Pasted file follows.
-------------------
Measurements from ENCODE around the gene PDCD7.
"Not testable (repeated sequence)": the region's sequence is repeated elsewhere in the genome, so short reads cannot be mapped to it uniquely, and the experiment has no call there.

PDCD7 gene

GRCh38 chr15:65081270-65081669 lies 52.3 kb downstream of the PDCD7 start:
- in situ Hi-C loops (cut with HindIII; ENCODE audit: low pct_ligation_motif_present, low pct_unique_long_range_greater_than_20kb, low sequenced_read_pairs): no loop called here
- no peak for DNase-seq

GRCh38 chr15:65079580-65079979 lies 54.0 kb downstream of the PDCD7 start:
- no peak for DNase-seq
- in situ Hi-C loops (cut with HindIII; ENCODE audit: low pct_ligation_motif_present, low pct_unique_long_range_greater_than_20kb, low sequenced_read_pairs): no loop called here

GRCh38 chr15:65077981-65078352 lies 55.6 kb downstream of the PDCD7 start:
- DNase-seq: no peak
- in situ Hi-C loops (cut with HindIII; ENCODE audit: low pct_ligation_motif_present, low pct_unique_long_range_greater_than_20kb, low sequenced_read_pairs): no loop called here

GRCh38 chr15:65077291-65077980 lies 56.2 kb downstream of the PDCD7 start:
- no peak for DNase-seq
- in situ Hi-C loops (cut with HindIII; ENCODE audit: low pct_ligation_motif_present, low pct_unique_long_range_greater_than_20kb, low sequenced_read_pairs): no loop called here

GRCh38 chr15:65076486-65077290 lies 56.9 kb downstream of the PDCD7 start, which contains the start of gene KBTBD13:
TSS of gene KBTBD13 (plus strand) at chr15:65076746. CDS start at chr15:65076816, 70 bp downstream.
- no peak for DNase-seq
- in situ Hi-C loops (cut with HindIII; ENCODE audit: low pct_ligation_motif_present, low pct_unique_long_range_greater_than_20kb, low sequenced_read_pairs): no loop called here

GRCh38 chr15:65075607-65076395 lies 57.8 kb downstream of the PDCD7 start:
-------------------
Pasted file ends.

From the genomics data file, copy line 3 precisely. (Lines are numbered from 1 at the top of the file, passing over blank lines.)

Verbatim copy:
PDCD7 gene